Lt. Col. Scott Waggoner Shapes Merritt Island JROTC Program into Powerhouse Among High Schools in Florida
By Space Coast Daily // November 11, 2019
The mission of JROTC is to motivate young people to become better citizens
SPACE COAST DAILY TV: Lieutenant Colonel Scott T. Waggoner, U.S. Army (Retired) is the Senior Army Instructor for Army JROTC at Merritt Island High School. While this is his fourth year teaching Army JROTC, he taught Senior ROTC at Florida Tech for two years. Lt. Col. Waggoner teaches grades 9-12, motivating his cadets to become better citizens.
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“It is a tremendous opportunity to learn how to serve your nation”
BREVARD COUNTY, FLORIDA – Merritt Island High School can thank Retired Lieutenant Colonel Scott Waggoner’s wife for helping them become tops in the Junior Reserve Officers’ Training Corps, or JROTC, program.
“I had retired from the Army and she told me that I was driving her crazy at home and should go get a job,” said Waggoner.
The not-so-gentle encouragement prompted Waggoner to get a job with Florida Tech’s ROTC program for a couple of years, a move that nine years ago segued into his current position as senior Army instructor at Merritt Island.
With the assistance of retired First Sergeant Juan Torres, Waggoner has shaped Merritt Island’s JROTC into a powerhouse program that is considered the top school in Florida for ROTC college scholarships and appointments to the military academies.
“In the last nine years, our cadets have earned 77 scholarships or appointments valued at over $14 million,” said Waggoner.
All the service academies are represented, as well as well-respected institutions such as Florida Tech, Wake Forest, the Citadel and Embry Riddle.
Snagging an appointment to military academies such as West Point is an achievement that equates to admission to an Ivy League university but without the more than $200,000 needed to pay for tuition in those hallowed halls of academia.
The program is so popular that Waggoner has been forced to say “no” to some students vying for the available slots.
“We never turn away freshmen, but in the upper grades, we need to weed out students whose hearts aren’t in the program,” he said.
Merritt Island High’s JROTC currently counts 200 cadets. Their families may be well-off or not so, and they come from varied ethnic backgrounds. Forty percent of the corps are female. In short, they are a microcosm of today’s military.
“As the military is becoming more diverse, so too is JROTC,” said Waggoner.
Although many JROTC students pursue a career in the military, JROTC’s primary goal is not to enlist military recruits.
Created as part of the National Defense Act of 1916 and later expanded under the 1963 ROTC Vitalization Act, JROTC is intended “to instill in students in secondary educational institutions the values of citizenship, service to the United States and personal responsibility and a sense of accomplishment.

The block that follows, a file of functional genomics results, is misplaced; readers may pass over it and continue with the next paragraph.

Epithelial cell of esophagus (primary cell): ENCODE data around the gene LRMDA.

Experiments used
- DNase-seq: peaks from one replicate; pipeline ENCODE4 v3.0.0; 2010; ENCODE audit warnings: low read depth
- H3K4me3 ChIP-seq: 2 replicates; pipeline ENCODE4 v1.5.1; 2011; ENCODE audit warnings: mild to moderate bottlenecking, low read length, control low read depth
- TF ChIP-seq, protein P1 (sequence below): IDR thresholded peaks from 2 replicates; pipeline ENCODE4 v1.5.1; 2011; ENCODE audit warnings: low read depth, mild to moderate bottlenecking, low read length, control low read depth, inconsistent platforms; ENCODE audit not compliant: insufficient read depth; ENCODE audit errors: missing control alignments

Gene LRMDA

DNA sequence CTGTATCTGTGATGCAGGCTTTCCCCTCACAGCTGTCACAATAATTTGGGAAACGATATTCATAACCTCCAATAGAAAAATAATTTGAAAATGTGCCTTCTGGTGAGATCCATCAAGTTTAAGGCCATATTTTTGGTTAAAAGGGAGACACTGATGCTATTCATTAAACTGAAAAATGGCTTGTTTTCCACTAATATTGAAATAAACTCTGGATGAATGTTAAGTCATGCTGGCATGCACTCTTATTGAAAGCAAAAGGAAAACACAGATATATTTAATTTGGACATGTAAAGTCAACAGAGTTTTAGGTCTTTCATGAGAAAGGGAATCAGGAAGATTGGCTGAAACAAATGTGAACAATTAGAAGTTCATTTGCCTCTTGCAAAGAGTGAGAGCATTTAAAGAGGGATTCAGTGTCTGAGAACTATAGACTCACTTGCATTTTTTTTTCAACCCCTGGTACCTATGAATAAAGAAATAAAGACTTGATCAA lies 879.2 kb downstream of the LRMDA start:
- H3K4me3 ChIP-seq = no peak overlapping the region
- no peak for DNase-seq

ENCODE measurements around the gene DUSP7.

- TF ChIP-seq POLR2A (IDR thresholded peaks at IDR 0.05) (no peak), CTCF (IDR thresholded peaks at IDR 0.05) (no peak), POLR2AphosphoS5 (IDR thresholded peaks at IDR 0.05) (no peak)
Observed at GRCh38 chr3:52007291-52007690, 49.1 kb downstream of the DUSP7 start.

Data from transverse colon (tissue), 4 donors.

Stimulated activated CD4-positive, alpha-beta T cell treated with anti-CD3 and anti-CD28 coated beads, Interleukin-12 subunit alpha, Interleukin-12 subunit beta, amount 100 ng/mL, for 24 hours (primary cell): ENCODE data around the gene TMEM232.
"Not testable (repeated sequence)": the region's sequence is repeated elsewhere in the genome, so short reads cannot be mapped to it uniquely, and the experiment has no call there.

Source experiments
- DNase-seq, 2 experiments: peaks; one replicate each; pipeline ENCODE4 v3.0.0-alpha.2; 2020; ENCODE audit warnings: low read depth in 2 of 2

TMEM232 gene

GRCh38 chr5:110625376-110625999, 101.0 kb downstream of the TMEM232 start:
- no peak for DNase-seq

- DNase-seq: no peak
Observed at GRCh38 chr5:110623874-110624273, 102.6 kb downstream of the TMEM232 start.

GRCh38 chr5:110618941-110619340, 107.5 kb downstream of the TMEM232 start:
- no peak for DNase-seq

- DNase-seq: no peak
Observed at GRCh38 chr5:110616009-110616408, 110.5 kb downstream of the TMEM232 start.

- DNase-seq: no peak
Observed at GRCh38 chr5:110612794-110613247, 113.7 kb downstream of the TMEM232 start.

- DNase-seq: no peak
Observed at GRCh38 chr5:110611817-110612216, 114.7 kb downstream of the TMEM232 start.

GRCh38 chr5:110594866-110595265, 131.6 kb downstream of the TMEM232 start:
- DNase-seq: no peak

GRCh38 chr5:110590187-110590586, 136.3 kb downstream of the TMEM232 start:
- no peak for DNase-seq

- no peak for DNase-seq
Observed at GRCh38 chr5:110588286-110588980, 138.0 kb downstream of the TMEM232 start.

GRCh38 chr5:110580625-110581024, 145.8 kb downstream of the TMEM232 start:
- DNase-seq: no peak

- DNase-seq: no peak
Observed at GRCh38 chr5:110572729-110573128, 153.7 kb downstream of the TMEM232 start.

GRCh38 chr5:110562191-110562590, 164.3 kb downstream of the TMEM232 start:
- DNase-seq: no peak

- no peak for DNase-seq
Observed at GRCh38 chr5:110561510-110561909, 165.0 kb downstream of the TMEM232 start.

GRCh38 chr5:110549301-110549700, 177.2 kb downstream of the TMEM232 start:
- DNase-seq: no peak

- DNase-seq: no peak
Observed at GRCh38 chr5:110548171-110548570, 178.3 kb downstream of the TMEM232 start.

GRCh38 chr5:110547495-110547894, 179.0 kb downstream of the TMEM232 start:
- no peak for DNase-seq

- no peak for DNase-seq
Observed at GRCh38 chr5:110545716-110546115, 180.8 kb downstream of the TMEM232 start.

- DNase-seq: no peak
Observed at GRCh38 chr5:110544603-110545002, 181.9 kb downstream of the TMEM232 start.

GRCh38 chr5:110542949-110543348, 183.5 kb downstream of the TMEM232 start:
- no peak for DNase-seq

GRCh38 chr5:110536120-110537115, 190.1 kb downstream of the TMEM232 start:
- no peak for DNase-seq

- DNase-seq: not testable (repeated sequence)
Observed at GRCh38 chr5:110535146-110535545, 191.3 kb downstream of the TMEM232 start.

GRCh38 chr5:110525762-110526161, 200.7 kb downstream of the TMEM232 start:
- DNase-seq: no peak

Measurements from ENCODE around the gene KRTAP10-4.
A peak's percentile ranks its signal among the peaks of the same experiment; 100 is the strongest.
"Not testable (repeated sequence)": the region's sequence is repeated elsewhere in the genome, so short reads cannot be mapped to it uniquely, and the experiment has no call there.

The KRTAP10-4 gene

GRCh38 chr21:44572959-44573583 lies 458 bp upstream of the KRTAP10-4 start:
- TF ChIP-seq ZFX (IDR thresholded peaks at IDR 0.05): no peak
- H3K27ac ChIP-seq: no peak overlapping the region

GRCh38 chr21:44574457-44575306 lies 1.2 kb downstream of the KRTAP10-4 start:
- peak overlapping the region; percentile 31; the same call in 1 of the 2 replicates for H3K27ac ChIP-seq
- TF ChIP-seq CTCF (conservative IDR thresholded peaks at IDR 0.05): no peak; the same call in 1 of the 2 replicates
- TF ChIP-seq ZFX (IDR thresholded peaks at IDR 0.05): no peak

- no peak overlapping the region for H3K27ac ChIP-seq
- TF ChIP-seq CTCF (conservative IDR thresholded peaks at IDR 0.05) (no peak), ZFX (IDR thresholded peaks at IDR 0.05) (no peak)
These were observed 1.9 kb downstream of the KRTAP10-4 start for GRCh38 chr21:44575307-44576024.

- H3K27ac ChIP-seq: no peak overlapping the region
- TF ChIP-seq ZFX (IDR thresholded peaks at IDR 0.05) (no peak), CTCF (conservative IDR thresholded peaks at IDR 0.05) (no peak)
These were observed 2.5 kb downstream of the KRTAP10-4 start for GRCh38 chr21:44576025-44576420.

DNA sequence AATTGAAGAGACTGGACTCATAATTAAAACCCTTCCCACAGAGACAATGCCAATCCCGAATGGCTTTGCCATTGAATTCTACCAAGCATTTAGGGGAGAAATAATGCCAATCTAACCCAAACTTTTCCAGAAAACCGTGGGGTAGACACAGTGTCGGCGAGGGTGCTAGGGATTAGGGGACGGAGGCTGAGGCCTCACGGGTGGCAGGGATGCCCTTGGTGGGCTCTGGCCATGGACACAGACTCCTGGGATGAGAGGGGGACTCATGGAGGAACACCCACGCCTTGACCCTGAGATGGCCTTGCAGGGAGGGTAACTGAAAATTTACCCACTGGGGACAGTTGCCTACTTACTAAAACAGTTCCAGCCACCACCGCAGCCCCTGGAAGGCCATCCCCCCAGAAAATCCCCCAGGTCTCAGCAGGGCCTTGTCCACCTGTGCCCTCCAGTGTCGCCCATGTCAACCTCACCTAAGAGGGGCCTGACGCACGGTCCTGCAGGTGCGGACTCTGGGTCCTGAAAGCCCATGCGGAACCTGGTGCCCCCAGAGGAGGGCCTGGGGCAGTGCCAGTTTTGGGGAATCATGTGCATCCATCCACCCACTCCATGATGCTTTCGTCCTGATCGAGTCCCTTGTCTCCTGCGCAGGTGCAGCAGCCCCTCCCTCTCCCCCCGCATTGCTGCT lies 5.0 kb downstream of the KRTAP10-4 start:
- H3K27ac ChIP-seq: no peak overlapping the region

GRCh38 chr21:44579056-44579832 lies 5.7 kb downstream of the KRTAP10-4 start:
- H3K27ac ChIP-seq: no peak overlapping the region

“The mission of JROTC is to motivate young people to become better citizens,” explained Waggoner.
“It is not a recruiting tool, however, we do provide valuable training and guidance for young people wanting to join.”
Even though it is not about drawing new blood into the military, JROTC indeed does.
According to figures from the House Armed Services Committee, 30 to 50 percent of graduating JROTC cadet go on to join the military or enroll in ROTC in college without the need for loans and other financial aid.
As college costs spiral out of control, ROTC offers a very viable option for a quality education that won’t saddle students with a lifetime of college loans, as Waggoner always reminds his cadets.
“When the students tell me they can’t afford college, I tell them they have a rich uncle and his name is Uncle Sam,” said Waggoner.
After college students who enroll in ROTC graduate, they segue into an eight-year commitment as an officer in the military, although the eight years need not necessarily be on active duty.
JROT gives students a taste of what to expect with ROTC. The program is present in every traditional high school in the county. Led by seasoned retired officers or senior NCOs, JROTC brings decades of military experience to the classroom.
Waggoner is a prime example of the caliber of instructor the cadets have available. The former Army aviator flew helicopters in Korea and Germany and was stationed at the Pentagon during his 20 years in the military. The Clemson graduate is a product of the ROTC pipeline.
An elective, ROTC at Merritt Island High requires daily attendance. Drill and marching takes place on Mondays, with classroom work on citizenship and history happening Tuesdays and Thursdays. Wednesdays are all about the uniforms and Fridays focus on physical fitness.
Students can opt to participate in teams such as rifle, drill and color guard, as well as the Raiders, which stresses teamwork through demanding physical challenges, including mountaineering.
The color guard often serves as ambassadors for the school, since they are in high demand for a variety of occasions, from special events at Kennedy Space Center or Veterans Memorial Center to private functions.
Waggoner credits the school and the community for his JROTC’s success.
“The school gives us tremendous support and there is a very deep appreciation in this area for the military,” he said.
Whether the cadets choose a future in the military or not, once JROTC and Waggoner have done their job, the students will have the tools they will need to succeed in whatever their chosen career path takes them.
“It is a tremendous opportunity to learn how to serve your nation,” said Waggoner. “JROTC gives young people a purpose.”
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